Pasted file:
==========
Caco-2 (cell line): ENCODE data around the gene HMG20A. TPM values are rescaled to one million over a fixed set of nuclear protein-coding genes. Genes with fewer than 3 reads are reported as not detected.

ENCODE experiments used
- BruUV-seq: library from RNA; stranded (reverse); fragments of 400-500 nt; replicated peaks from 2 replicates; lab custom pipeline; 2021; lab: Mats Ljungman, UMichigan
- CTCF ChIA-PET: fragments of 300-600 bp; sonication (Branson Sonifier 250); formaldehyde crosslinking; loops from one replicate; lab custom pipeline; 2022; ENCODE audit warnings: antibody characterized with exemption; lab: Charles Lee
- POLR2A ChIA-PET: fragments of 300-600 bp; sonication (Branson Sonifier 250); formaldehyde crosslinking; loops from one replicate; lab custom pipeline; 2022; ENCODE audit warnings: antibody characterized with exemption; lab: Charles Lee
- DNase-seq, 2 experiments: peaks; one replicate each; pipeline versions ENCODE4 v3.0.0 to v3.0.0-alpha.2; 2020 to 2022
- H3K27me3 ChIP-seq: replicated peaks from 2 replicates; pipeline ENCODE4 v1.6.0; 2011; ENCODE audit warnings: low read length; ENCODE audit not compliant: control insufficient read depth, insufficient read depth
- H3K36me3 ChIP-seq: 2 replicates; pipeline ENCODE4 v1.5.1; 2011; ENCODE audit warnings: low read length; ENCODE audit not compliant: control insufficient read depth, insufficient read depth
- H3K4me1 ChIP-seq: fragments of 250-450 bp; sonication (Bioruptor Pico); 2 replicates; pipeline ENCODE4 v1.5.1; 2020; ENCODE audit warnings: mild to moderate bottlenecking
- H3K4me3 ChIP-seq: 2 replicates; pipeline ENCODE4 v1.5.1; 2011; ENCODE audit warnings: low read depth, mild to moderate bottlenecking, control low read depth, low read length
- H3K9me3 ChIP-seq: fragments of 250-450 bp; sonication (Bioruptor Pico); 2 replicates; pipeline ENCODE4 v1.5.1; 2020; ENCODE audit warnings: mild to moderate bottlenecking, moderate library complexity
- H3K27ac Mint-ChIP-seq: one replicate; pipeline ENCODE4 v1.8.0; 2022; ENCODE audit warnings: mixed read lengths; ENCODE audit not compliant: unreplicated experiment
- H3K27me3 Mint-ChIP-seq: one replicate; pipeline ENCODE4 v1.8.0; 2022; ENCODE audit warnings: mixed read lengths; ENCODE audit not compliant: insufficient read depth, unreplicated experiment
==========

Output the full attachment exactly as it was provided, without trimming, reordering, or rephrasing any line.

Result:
Caco-2 (cell line): ENCODE data around the gene HMG20A. TPM values are rescaled to one million over a fixed set of nuclear protein-coding genes. Genes with fewer than 3 reads are reported as not detected.

ENCODE experiments used
- BruUV-seq: library from RNA; stranded (reverse); fragments of 400-500 nt; replicated peaks from 2 replicates; lab custom pipeline; 2021; lab: Mats Ljungman, UMichigan
- CTCF ChIA-PET: fragments of 300-600 bp; sonication (Branson Sonifier 250); formaldehyde crosslinking; loops from one replicate; lab custom pipeline; 2022; ENCODE audit warnings: antibody characterized with exemption; lab: Charles Lee
- POLR2A ChIA-PET: fragments of 300-600 bp; sonication (Branson Sonifier 250); formaldehyde crosslinking; loops from one replicate; lab custom pipeline; 2022; ENCODE audit warnings: antibody characterized with exemption; lab: Charles Lee
- DNase-seq, 2 experiments: peaks; one replicate each; pipeline versions ENCODE4 v3.0.0 to v3.0.0-alpha.2; 2020 to 2022
- H3K27me3 ChIP-seq: replicated peaks from 2 replicates; pipeline ENCODE4 v1.6.0; 2011; ENCODE audit warnings: low read length; ENCODE audit not compliant: control insufficient read depth, insufficient read depth
- H3K36me3 ChIP-seq: 2 replicates; pipeline ENCODE4 v1.5.1; 2011; ENCODE audit warnings: low read length; ENCODE audit not compliant: control insufficient read depth, insufficient read depth
- H3K4me1 ChIP-seq: fragments of 250-450 bp; sonication (Bioruptor Pico); 2 replicates; pipeline ENCODE4 v1.5.1; 2020; ENCODE audit warnings: mild to moderate bottlenecking
- H3K4me3 ChIP-seq: 2 replicates; pipeline ENCODE4 v1.5.1; 2011; ENCODE audit warnings: low read depth, mild to moderate bottlenecking, control low read depth, low read length
- H3K9me3 ChIP-seq: fragments of 250-450 bp; sonication (Bioruptor Pico); 2 replicates; pipeline ENCODE4 v1.5.1; 2020; ENCODE audit warnings: mild to moderate bottlenecking, moderate library complexity
- H3K27ac Mint-ChIP-seq: one replicate; pipeline ENCODE4 v1.8.0; 2022; ENCODE audit warnings: mixed read lengths; ENCODE audit not compliant: unreplicated experiment
- H3K27me3 Mint-ChIP-seq: one replicate; pipeline ENCODE4 v1.8.0; 2022; ENCODE audit warnings: mixed read lengths; ENCODE audit not compliant: insufficient read depth, unreplicated experiment